WASHINGTON — Khizr Khan, the father of a US soldier slain in Iraq in 2004, said Sunday that Donald Trump has a “black soul,” indicating he lacks empathy and compassion.
Khan, who pulled out a pocket copy of the Constitution during his speech at the Democratic National Convention as he asserted Trump would have barred his Muslim family from entering the United States, told CNN’s Jim Acosta on “State of the Union” that he hopes Trump’s family will “teach him some empathy.”
“He is a black soul, and this is totally unfit for the leadership of this country,” Khan said. “The love and affection that we have received affirms that our grief — that our experience in this country has been correct and positive. The world is receiving us like we have never seen. They have seen the blackness of his character, of his soul.”
Khan pushed back on Trump's suggestion that his wife, who was also on stage at the DNC, was not allowed to speak. He said she has high blood pressure and didn't want to speak for fear she wouldn't be able to hold herself together discussing her Gold Star son on stage.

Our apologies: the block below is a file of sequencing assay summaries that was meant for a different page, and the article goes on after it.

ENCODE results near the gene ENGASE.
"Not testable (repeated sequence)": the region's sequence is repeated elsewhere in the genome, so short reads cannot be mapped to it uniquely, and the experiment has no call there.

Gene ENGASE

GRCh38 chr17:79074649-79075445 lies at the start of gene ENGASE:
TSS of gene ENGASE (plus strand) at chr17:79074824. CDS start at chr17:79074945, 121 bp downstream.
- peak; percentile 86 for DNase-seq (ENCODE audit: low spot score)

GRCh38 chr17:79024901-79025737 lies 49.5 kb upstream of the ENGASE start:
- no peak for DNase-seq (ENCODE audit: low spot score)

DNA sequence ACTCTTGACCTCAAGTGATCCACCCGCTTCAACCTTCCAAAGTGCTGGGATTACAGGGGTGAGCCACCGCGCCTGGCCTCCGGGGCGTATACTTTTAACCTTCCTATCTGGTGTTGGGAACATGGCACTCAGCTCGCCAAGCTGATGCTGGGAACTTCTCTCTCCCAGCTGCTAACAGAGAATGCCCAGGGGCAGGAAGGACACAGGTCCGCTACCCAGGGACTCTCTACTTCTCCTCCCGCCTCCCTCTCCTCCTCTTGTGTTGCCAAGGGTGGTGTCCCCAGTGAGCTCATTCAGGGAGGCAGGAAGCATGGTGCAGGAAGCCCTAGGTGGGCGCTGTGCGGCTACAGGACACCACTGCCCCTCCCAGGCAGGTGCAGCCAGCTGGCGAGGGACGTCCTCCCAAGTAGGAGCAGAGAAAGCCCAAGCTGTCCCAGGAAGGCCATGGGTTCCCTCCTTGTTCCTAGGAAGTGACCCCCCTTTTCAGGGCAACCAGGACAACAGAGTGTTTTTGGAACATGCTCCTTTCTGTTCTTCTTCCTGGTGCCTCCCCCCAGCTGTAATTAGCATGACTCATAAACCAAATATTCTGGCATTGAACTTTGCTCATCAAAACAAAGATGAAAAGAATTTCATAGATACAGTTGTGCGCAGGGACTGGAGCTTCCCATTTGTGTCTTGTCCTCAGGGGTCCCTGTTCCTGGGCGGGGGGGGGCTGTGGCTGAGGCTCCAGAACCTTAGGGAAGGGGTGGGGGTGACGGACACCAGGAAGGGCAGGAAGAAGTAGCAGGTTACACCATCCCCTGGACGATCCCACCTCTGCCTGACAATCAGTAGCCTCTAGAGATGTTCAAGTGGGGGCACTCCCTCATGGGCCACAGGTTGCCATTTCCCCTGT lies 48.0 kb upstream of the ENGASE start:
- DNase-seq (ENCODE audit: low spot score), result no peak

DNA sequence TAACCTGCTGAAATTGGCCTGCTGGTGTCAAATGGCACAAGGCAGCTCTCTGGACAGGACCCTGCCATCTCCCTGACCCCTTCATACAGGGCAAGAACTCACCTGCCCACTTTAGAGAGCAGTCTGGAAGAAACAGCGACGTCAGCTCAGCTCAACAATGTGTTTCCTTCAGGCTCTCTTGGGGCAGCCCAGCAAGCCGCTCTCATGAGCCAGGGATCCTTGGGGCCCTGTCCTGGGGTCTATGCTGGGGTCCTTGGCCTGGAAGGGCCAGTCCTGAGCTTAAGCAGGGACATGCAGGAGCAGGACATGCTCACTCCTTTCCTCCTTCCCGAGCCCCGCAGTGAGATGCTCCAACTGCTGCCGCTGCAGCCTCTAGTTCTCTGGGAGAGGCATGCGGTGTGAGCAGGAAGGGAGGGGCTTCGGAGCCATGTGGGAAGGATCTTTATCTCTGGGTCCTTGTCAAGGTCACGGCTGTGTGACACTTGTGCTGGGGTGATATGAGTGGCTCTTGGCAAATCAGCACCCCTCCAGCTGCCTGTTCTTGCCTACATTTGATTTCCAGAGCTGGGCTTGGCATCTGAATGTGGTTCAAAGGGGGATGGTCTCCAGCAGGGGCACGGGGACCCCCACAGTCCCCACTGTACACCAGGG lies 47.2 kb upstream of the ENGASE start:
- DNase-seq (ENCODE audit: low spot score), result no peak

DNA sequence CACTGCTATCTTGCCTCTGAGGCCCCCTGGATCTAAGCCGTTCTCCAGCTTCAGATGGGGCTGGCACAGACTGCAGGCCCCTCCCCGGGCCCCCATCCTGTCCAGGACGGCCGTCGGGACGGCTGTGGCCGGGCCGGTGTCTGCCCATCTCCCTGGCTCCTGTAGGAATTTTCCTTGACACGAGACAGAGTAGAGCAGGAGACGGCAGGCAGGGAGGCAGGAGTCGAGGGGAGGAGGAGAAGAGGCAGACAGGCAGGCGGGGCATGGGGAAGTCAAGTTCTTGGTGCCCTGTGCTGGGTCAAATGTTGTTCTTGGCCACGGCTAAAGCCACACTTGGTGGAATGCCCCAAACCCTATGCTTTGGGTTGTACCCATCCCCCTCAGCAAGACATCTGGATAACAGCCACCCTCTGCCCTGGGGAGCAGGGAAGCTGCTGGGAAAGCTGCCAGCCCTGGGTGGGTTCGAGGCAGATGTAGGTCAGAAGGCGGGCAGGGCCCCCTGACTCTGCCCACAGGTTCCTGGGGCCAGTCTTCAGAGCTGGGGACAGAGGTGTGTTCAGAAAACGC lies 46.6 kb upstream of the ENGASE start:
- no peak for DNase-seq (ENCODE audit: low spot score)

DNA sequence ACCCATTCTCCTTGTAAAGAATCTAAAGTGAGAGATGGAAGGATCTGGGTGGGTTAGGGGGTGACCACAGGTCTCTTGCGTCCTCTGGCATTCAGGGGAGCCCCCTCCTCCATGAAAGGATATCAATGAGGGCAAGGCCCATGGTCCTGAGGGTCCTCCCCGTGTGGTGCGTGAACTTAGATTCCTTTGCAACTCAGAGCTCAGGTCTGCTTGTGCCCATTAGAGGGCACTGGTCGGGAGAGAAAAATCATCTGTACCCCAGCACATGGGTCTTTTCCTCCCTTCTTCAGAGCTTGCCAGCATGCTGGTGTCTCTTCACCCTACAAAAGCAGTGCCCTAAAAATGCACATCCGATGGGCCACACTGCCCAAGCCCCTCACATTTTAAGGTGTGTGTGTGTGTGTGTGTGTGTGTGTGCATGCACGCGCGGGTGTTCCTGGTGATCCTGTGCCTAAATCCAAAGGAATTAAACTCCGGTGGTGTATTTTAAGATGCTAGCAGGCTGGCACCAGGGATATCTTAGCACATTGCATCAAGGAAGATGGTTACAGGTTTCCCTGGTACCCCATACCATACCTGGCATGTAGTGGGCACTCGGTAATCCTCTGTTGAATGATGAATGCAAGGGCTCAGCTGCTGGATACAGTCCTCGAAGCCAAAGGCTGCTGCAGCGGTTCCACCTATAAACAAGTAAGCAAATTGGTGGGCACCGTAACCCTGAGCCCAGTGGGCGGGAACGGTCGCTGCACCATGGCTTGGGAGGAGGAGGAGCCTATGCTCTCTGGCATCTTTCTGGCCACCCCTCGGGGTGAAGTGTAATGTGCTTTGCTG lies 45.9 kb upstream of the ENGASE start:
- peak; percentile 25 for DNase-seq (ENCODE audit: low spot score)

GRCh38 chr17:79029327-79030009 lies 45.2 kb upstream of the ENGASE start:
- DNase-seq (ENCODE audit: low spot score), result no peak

"For this candidate for presidency to not be aware of the respect of a Gold Star mother standing there, and he had to take that shot at her, this is height of ignorance," Khan said. "This is why I showed him (the) Constitution. Had he read that, he would know the status a Gold Star mother holds in this nation."
He also called on House Speaker Paul Ryan and Senate Majority Leader Mitch McConnell to withdraw their support for Trump.
"It is a moral obligation — history will not forgive them," he said. "This election will pass, but history will be written. The lack of moral courage with remain a burden on their souls."
It only took a few minutes before Donald Trump responded via Twitter.
"I was viciously attacked by Mr. Khan at the Democratic Convention. Am I not allowed to respond? Hillary voted for the Iraq war, not me!" Trump tweeted.
Hillary Clinton defended the bereaved parents, saying Donald Trump has a "total misunderstanding" of American values and has inflamed divisions in American society.
Clinton tells parishioners in a Cleveland church that Trump's character is questionable because he repaid a family that made the "ultimate sacrifice" with "nothing but insults" and "degrading comments about Muslims."
Clinton said: "I do tremble before those who would scapegoat other Americans, who would insult people because of their religion, their ethnicity their disability. That's just not how I was raised."